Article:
The governor tried to kill it. Lawmakers wouldn’t fund it. Few used it.
And now, less than two years since its birth, Florida’s Prescription Drug Monitoring Program is the subject of new criticism, legal action and calls that it be overhauled — or abolished.
On Monday, the Florida Department of Health will hold a workshop in Tallahassee to discuss further limiting access to records of who writes and fills prescriptions for the most addictive drugs.
The meeting comes in response to allegations last month that medical data for 3,300 Floridians had been “leaked.” The American Civil Liberties Union of Florida demanded a federal investigation, and critics pointed to the incident as evidence that the system was fundamentally flawed and had allowed an inevitable breach of privacy.
It also proved a rare point of agreement between the ACLU and conservative lawmakers who have opposed the database for years, even as Florida gained a reputation as ground zero of a deadly prescription drug abuse epidemic.
“I think this leak by the PDMP proves it is a risk for patients,” said state Rep. Rob Schenck, R-Spring Hill. “We should do away with the whole database.”
But a closer look at the case reveals that the fault for the leak may not lie with the program.
Court records indicate that an agent with the Drug Enforcement Administration had discovered that four Central Florida doctors were victims of fraud by people using false identities and made-up symptoms so they could get drugs. The agent queried the program for names of the doctors’ patients and got about 3,300 in return. That request led to six arrests, seven people whose identities had been stolen and 63 fake names used to get fraudulent prescriptions.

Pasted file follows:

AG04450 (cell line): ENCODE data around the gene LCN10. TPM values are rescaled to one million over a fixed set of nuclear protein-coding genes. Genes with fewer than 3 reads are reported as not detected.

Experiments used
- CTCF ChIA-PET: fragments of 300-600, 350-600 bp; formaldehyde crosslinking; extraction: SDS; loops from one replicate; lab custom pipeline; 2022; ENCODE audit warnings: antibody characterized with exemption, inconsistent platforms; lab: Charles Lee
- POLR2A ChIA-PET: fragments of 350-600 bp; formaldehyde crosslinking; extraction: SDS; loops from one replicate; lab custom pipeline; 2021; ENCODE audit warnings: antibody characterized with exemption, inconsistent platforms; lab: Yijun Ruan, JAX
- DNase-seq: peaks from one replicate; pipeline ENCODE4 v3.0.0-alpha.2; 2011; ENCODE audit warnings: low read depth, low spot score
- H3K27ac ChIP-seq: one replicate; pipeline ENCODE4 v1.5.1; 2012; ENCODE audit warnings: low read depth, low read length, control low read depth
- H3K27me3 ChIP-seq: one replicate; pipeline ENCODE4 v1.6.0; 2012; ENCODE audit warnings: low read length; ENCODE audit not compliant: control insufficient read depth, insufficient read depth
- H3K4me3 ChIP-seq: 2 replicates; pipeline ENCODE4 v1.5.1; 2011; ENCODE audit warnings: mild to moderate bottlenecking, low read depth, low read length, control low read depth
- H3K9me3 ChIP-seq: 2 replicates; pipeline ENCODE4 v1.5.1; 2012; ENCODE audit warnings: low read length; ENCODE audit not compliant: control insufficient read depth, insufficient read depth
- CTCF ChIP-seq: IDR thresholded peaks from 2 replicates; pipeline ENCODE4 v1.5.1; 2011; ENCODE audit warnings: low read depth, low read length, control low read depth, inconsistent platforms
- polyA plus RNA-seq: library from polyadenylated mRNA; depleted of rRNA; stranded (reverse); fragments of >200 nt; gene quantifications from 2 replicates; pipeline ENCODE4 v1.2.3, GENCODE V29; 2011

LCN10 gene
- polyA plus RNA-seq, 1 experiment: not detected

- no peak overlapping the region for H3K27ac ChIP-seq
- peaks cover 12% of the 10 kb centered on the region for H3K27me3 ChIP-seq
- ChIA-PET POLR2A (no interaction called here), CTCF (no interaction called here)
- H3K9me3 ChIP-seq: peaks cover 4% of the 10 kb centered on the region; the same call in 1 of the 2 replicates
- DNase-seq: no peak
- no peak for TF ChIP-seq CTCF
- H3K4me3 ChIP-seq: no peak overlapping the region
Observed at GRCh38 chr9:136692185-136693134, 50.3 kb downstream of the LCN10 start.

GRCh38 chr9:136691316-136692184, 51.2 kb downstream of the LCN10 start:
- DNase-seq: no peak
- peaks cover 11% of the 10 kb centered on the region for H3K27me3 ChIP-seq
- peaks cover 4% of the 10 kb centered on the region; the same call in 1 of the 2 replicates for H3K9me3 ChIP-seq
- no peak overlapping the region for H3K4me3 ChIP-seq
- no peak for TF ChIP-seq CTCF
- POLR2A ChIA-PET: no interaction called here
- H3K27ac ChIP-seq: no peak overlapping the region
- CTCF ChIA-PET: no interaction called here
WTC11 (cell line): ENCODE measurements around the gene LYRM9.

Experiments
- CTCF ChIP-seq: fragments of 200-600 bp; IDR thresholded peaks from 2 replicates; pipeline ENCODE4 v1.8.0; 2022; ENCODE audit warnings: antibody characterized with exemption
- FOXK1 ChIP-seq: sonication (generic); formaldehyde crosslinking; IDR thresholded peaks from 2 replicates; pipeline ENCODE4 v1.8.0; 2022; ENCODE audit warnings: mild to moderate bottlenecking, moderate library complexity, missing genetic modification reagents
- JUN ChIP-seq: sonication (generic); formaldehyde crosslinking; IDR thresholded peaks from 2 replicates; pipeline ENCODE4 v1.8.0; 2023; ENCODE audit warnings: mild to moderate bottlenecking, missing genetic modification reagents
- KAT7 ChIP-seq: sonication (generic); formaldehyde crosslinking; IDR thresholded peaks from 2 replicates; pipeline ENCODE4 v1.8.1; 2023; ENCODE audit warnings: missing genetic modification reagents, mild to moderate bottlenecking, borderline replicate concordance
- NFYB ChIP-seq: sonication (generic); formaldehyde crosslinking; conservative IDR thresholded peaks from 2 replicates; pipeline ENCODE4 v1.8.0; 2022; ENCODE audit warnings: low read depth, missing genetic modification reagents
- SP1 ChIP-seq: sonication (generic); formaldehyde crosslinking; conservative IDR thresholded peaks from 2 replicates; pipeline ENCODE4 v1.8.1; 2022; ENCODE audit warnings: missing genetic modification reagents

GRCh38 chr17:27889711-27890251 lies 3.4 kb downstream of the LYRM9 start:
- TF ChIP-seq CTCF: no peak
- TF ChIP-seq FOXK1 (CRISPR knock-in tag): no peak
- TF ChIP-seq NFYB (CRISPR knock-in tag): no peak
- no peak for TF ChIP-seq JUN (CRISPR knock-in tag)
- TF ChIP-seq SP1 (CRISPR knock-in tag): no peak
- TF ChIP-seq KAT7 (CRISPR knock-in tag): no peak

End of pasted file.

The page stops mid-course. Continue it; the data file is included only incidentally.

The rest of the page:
The names of all those patients, including those not under investigation, were provided on computer discs to prosecutors and to the defense attorneys of those charged. They included clear warnings that the records were confidential.
But one of those defense attorneys recognized a name on the disc — fellow lawyer Michael Lambert — and gave him a copy of all the names, despite the confidentiality warning. Lambert filed a lawsuit, alleging that law enforcement should never have received information about innocent patients.
He demanded an injunction and asked the court to determine if the program is “an unconstitutional infringement upon the fundamental rights of the plaintiff and other Florida citizens.”
In a subsequent complaint to the U.S. Department of Health and Human Services, the ACLU of Florida echoed Lambert’s objections. But no one asked an obvious question: was the “leak” made by the agent who included the names on the disc, or by the attorney who gave the disc to Lambert?
“I think that anyone who gains access to this type of confidential and private information has a duty to maintain its confidential status,” said Maria Kayanan, ACLU of Florida’s associate legal director. “I don’t think the defense attorneys should have received that information to begin with.”
Lawyers are often entrusted with highly sensitive information that they’re expected to keep private, such as statements from clients, trade secrets and the identities of sexual assault victims or children.
What makes the prescription information gleaned from the database any different?